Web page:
A Long-Distance Love Story Through Lenses

January 23, 2021 | By Laura Kepner


While attending St. Pete College to improve his English, Mauricio Santos noticed the college also offered photography classes.

Mauricio had always wanted to learn more about photography and develop his skills, but it was difficult finding the time. But when he finally took a class on the basics of photography, he started to see his surroundings differently. “You can learn a lot about photography watching YouTube videos but it is different in college,” he says.

He was working at Publix and he also started driving for Uber, which allowed him a better view of the Tampa Bay area. “I always brought my camera,” he explains. And then there came the threat of Covid. “I was kind of lost. I wanted happiness.”

When Mauricio learned that it is legal to take pictures in public places, doors opened for his creativity. He wanted to share new discoveries made through his lenses. He started posting on Instagram.


Mauricio Santos, with Heike reflected in his lens


“On Instagram, random people come and go. You find followers and you follow as well,” he says. But one of those followers, a German flight attendant named Heike, stood out.

“I started looking at her pictures. She flies around the world and takes pictures of herself in different places.”

Mauricio remembers one particular photo and sent her a private message complimenting her, but she never responded.



On March 30, Heike was stuck in Sao Paulo because Lufthansa was there evacuating German citizens due to Covid-19. “She posted a picture and I liked it,” Mauricio says. “She contacted me. We started talking. I gave her my number and she called. We spent two hours on the phone. We spoke the following day. Then she went back to Germany. Since then, we talk every day.”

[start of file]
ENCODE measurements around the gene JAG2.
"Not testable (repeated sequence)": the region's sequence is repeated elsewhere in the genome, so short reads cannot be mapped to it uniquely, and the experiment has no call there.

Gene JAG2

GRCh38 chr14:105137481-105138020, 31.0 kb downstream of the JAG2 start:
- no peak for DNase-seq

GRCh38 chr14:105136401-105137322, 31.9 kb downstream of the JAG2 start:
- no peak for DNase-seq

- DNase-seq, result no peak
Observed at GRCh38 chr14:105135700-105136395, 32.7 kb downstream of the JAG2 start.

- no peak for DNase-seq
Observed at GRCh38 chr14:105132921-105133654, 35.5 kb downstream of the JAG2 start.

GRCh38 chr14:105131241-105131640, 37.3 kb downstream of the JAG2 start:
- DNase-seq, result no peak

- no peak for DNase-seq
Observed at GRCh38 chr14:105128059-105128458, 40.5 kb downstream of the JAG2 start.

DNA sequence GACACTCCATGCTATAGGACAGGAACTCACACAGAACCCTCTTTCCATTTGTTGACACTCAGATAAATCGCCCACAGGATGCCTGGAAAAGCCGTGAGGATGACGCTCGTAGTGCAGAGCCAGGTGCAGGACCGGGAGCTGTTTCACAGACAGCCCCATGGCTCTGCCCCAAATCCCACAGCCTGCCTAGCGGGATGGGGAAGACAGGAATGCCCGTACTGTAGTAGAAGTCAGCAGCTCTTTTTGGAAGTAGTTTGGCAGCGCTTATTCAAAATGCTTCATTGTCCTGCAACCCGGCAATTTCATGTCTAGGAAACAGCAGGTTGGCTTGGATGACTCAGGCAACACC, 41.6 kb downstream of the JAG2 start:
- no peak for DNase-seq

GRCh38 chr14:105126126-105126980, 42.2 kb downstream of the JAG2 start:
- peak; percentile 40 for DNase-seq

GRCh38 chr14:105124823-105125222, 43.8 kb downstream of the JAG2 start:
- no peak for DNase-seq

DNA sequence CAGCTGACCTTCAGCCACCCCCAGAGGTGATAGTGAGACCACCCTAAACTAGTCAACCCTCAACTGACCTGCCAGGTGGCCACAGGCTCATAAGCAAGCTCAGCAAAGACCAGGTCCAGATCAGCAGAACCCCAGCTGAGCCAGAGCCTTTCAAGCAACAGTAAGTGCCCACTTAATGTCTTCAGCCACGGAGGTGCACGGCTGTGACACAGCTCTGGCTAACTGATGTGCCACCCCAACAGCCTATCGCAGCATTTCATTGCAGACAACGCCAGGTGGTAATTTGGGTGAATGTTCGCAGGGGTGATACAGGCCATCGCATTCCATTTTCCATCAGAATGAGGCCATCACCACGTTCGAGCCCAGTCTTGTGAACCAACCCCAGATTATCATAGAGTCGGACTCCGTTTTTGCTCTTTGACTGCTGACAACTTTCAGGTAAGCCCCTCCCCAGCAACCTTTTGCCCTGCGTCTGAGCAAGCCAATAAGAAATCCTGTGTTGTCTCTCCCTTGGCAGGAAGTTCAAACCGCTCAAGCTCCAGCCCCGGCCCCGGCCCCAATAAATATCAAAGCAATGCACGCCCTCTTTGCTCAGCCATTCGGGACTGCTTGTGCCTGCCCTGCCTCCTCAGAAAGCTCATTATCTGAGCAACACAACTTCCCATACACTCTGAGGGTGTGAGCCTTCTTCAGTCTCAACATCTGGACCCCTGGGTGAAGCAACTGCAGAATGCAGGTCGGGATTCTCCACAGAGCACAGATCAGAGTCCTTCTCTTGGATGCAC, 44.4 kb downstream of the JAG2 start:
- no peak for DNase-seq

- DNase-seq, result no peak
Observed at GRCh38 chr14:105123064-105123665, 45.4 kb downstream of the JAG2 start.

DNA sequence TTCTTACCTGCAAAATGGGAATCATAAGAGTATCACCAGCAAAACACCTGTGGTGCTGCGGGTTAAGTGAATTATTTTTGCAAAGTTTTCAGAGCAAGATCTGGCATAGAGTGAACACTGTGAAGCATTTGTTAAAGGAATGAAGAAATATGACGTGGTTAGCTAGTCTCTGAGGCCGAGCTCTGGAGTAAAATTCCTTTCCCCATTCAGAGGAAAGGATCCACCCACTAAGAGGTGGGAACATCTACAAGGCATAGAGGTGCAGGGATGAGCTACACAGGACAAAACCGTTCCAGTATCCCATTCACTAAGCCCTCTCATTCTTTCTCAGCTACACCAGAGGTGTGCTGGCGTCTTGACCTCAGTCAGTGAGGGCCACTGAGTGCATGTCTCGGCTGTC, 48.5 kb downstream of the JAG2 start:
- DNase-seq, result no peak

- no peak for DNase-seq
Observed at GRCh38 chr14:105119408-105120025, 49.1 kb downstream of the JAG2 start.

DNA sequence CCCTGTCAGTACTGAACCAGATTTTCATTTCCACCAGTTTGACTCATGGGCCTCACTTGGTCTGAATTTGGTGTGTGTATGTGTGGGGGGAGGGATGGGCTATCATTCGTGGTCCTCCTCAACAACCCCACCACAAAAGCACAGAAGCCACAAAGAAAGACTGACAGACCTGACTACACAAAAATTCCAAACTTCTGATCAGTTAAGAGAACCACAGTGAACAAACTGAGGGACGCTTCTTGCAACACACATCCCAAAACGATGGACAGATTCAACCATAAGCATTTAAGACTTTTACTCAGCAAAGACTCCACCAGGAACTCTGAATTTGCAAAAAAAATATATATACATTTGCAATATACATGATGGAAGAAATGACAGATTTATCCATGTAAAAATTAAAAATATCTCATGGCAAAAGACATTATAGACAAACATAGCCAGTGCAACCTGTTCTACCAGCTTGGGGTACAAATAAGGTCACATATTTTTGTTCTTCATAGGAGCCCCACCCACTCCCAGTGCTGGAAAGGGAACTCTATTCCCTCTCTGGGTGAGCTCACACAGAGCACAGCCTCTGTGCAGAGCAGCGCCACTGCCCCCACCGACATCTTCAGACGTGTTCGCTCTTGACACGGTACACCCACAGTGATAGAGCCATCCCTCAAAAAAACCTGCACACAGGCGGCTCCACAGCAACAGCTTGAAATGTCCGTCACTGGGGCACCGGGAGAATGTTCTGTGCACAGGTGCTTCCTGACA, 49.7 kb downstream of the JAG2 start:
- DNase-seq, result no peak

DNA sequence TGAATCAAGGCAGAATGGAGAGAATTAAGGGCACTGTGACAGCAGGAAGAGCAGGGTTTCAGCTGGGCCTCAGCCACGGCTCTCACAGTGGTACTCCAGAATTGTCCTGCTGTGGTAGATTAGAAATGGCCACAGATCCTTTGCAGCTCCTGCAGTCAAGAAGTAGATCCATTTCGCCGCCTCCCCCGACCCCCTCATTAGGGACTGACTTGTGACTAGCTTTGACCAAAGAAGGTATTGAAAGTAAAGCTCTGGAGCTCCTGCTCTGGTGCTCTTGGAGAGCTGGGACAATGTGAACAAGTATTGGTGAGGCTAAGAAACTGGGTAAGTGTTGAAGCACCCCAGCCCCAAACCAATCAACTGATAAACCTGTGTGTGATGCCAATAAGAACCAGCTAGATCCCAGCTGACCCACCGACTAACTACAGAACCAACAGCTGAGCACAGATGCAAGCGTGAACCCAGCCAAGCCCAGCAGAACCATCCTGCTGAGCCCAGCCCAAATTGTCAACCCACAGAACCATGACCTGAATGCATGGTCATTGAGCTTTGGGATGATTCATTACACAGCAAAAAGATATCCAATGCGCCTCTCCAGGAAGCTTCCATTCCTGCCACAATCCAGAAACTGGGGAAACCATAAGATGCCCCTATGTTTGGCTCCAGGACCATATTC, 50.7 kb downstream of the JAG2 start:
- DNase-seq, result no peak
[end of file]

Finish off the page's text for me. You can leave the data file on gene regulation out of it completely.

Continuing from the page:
While both Heike and Mauricio speak English, they have chosen to communicate in Spanish, his native language. “We have six hours difference between here and Germany. If I am having breakfast, she is having lunch,” he says. “I wake up at three usually. When I started talking to her, I started waking at 2:30 in the morning.



“We also started reading a book together in Spanish — El Cuaderno de Noah (The Notebook) — and we’re finding new words for her. We video chat when watching a movie. We cook together. I love cooking. I started teaching her my recipes. Of course, we talk about our lives. It is very close to having a companion, a real companion but we just can’t touch each other.


One of the first shots Mauricio took of Heike, as they talked over the phone


“Everything we do, we do together – we are connected through video. We take pictures together. I take selfies talking to her . . .  we like to tell our story with our cameras.”

Mauricio explains that photography has impacted both of them. “Once we started talking about photography, she started paying closer attention to the details of photography,” he says. “And I started taking landscape photos. We are complementing photography all the time. She takes pictures of herself throughout Germany. I edit them here and retouch them, then she will post them. We interact across the world.”

A quote on his website says, “Photography isn’t just about capturing an image, it’s also about conveying the emotion you felt when you took the picture.”



At the Dunedin Marina one evening, with Heike on video chat, Mauricio held his phone against the backdrop of a sunset. “I think about her and I think about taking pictures of her.”

Mauricio is not sure when they will ever get to actually see one another in person. “At the beginning we were thinking maybe a couple months. Nobody knew. We started making plans. I think that was July. We were hoping the borders would be open.


Sharing the sunset at the Dunedin Marina


“We are considering to see if I can go to Germany. It is very complicated. I have to do quarantine when I come back so it makes it more difficult. Now we are thinking this could be even one or two more years.

“We want to smell each other. To actually touch each other. She sent me something in the mail—her pajamas. Then I sent her a T-shirt I had worn.

“When we started finding new Spanish vocabulary for her, we made a list of the words and chose different days to study them. She wrote a love letter with those words,” Mauricio says.



“Since I open my eyes until I go to bed, I can’t believe that someone is fit for me.”



You can explore Mauricio Santos’ photography at




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